I would sue the city for sure!!!!
They leave a dangerous dog in that house, someone could die.
Every single dog should have been seized
Animal control should not be following orders from a dog fighter breeder.
Please find a lawyer skilled in handling dog attack cases.
| 11/17/2008 9:21 PM |
Confined horses have NO chance to survive a pit bull attack. Poor Zack, standing where he should have been the safest, in his own stall, should never had to face this. Horse owners and owners of other livestock should feel confident that their animals are safe on their own property. The death of this good horse is a disgrace!
| 3/06/2009 10:32 PM |
Just know Lisa, your story has reached and helped me with mine. On Thanksgiving morning '08, my little mare KC, was cornered and hung on a fence when she tried to jump it to get away from the neighbors pit bulls. Unfortunately, she, like Zack, could not get away. I have another horse, that did live through this horrific event only because my neighbor decided to feed early as a favor because I was preparing dinner for that evening. There is no doubt in my mind that these dogs would never have stopped until he was down as well.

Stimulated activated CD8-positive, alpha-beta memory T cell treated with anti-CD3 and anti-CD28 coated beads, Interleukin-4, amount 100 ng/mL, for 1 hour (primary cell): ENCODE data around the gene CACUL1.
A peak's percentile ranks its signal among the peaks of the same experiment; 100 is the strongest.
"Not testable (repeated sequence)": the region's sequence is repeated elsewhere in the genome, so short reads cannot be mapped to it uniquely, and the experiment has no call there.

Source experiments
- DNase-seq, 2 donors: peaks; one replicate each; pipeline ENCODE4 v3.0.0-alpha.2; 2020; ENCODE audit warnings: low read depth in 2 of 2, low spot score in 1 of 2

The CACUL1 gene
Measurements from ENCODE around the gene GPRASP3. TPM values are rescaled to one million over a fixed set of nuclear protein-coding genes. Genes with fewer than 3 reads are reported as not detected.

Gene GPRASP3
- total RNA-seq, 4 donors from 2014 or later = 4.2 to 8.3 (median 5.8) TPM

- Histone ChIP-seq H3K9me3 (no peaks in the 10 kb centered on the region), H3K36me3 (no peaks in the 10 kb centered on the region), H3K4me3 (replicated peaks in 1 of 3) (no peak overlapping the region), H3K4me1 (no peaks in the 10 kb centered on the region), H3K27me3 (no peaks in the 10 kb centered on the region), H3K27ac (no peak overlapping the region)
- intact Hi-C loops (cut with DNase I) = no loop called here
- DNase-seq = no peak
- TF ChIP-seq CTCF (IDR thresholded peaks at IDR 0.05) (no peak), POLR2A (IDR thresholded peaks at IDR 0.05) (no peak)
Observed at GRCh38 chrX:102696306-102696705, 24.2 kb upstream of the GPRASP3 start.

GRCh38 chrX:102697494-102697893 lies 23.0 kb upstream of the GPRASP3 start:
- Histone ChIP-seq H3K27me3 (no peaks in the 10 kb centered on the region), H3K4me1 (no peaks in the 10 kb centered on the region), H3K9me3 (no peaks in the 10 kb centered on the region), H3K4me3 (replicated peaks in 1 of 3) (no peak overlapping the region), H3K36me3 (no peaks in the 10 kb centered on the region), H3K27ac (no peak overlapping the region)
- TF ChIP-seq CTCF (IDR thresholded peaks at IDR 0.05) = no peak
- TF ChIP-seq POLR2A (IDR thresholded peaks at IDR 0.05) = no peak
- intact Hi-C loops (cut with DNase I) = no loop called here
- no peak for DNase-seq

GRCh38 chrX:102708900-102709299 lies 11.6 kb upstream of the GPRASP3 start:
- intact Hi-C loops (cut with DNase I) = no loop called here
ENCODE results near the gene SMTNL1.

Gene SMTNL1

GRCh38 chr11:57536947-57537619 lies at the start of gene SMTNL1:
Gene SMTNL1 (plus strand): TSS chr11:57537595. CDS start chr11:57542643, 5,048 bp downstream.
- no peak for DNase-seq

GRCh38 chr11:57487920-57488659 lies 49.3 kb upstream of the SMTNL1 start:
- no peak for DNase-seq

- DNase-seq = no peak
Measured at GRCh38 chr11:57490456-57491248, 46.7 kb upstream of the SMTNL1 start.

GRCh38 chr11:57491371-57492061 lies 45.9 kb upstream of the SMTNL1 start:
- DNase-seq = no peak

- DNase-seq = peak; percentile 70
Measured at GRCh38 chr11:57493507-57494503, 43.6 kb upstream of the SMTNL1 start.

My gelding still walks with a pronounced limp from one of the over 40 bites just to his right front leg. He had numerous, enormous chunks of flesh completely removed from his lower lip, girth, neck, shoulder and chest. Since his prognosis is still guarded at best and he is still under the veterinarians care, the final chapter to my story is not yet written. For now we wait. In the mean time the dogs responsible have been euthanized, but not before the owner appealed the decision of the Animal Control to declare them vicious. I am thrilled to know that the terms of your (owners) probation prevents them from owning another dog like this. Your story has given me and many others, hope that someday this nonsense will stop and there will be appropriate laws established pertaining to these dogs, holding such derelict owners responsible. Zacks death was not in vain. Your case will set a standard/precedent in the state of Nevada for those cases yet to come.
Thank You for sharing your story Lisa.
I am truly truly sorry for your loss.